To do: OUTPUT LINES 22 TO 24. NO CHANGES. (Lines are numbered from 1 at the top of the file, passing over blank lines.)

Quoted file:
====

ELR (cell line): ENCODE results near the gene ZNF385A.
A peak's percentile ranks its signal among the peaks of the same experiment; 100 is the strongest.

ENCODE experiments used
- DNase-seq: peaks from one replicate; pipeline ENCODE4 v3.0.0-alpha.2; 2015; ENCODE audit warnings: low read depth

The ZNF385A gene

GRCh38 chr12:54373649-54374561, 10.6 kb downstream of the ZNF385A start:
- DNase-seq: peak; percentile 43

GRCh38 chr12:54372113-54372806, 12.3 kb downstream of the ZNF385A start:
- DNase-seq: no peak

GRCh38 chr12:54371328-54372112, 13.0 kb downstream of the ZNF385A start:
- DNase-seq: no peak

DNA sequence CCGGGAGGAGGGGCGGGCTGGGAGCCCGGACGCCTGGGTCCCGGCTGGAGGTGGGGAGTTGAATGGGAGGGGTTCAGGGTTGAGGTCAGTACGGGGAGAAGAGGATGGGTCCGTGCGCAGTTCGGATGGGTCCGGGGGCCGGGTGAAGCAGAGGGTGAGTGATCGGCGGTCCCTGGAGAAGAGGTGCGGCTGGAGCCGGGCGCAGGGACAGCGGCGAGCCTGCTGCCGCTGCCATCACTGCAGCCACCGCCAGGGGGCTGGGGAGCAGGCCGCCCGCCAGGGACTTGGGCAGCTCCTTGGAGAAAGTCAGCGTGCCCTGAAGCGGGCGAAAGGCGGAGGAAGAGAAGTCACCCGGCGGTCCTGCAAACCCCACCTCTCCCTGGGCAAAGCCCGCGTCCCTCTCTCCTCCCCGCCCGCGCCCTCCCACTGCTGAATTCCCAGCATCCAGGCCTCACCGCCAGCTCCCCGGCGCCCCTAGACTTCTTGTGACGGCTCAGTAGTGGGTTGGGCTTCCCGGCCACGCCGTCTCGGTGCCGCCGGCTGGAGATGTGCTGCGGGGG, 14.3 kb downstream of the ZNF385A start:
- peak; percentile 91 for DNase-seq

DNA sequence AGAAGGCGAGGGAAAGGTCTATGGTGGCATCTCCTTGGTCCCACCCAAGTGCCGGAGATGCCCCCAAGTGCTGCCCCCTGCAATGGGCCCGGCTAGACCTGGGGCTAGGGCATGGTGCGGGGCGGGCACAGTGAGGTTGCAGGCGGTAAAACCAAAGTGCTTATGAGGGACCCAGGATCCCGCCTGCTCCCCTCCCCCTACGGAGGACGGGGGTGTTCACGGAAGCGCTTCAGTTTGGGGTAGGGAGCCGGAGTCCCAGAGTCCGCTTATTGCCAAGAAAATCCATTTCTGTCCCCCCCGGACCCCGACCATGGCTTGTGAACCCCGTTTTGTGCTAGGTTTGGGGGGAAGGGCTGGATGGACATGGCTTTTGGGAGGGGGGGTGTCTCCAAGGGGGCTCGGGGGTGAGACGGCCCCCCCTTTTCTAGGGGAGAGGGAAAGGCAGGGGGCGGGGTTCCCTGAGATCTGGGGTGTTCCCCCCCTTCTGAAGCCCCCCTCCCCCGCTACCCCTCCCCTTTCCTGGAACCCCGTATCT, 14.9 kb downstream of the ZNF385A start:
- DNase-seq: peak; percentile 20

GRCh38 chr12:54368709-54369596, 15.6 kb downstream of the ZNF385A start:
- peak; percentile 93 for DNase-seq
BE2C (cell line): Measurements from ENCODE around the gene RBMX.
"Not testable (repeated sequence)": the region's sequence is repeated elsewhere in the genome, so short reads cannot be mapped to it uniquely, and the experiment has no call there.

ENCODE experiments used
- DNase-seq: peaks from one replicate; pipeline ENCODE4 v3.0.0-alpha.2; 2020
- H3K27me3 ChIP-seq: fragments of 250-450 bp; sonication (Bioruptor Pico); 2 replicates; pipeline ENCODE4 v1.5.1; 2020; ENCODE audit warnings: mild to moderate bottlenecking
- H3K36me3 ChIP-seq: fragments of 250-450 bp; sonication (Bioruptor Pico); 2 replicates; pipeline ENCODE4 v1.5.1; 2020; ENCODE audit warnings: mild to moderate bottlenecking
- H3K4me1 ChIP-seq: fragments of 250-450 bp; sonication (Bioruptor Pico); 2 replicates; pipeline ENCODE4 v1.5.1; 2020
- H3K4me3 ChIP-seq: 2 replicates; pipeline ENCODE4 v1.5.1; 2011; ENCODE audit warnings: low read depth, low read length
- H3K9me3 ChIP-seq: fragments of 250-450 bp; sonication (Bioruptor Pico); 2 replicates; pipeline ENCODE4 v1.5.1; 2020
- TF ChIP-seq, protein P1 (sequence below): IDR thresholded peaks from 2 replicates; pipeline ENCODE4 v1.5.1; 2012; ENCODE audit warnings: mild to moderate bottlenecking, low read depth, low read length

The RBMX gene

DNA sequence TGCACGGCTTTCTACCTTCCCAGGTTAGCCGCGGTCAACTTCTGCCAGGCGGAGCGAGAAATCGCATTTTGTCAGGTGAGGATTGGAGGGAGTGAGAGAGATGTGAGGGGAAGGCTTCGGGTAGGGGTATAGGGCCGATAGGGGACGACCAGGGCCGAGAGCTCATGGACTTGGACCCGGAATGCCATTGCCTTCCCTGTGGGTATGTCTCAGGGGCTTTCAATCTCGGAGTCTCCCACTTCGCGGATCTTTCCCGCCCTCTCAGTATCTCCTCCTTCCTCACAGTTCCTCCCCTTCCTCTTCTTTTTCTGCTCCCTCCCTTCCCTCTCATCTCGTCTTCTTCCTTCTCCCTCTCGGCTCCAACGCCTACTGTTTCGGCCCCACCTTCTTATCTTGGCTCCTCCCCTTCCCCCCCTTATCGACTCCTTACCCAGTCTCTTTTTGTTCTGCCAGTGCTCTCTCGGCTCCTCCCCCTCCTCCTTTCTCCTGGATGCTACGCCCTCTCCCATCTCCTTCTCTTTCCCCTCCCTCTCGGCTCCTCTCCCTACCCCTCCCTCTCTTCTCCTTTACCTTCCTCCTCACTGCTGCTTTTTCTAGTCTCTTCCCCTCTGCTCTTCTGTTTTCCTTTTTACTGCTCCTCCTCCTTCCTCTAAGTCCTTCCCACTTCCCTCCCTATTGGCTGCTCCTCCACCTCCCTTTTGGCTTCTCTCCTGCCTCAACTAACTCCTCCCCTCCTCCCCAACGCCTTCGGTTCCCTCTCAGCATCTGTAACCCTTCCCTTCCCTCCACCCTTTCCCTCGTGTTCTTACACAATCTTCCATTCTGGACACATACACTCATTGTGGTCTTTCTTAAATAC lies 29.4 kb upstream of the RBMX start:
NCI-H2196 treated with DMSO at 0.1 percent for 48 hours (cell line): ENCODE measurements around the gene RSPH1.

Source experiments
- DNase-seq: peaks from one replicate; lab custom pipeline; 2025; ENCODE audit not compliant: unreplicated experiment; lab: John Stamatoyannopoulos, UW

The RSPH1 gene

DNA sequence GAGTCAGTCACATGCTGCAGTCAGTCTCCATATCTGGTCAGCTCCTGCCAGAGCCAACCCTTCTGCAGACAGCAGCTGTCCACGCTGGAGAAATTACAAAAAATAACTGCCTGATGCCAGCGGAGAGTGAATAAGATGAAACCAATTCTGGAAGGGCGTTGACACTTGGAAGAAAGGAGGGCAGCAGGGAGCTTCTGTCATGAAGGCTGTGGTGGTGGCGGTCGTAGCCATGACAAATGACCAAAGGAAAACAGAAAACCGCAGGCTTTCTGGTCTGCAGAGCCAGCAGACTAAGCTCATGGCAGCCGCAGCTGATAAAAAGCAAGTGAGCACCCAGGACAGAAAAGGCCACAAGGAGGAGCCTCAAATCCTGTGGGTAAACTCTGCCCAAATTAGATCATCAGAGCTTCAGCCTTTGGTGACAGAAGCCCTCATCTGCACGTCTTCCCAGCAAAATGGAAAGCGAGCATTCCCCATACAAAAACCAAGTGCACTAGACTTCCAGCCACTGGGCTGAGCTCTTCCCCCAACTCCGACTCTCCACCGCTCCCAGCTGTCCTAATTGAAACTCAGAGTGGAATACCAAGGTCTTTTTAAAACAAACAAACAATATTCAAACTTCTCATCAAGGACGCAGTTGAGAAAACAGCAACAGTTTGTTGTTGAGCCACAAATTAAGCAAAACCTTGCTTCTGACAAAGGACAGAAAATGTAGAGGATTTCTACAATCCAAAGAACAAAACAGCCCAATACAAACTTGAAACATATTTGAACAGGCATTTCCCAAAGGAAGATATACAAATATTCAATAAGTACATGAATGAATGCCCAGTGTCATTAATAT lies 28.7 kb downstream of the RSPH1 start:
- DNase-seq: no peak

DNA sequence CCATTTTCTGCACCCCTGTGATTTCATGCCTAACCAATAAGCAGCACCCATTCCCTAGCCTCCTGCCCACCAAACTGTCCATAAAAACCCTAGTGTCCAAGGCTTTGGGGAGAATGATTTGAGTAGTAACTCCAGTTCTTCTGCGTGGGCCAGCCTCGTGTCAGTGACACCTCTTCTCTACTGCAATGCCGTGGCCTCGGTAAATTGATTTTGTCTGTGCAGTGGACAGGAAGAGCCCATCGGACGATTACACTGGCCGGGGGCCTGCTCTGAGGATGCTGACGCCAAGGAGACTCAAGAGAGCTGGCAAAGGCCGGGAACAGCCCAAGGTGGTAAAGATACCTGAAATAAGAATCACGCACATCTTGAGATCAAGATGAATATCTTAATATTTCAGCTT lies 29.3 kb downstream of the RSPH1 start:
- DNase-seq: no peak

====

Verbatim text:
- H3K27me3 ChIP-seq: fragments of 250-450 bp; sonication (Bioruptor Pico); 2 replicates; pipeline ENCODE4 v1.5.1; 2020; ENCODE audit warnings: mild to moderate bottlenecking
- H3K36me3 ChIP-seq: fragments of 250-450 bp; sonication (Bioruptor Pico); 2 replicates; pipeline ENCODE4 v1.5.1; 2020; ENCODE audit warnings: mild to moderate bottlenecking
- H3K4me1 ChIP-seq: fragments of 250-450 bp; sonication (Bioruptor Pico); 2 replicates; pipeline ENCODE4 v1.5.1; 2020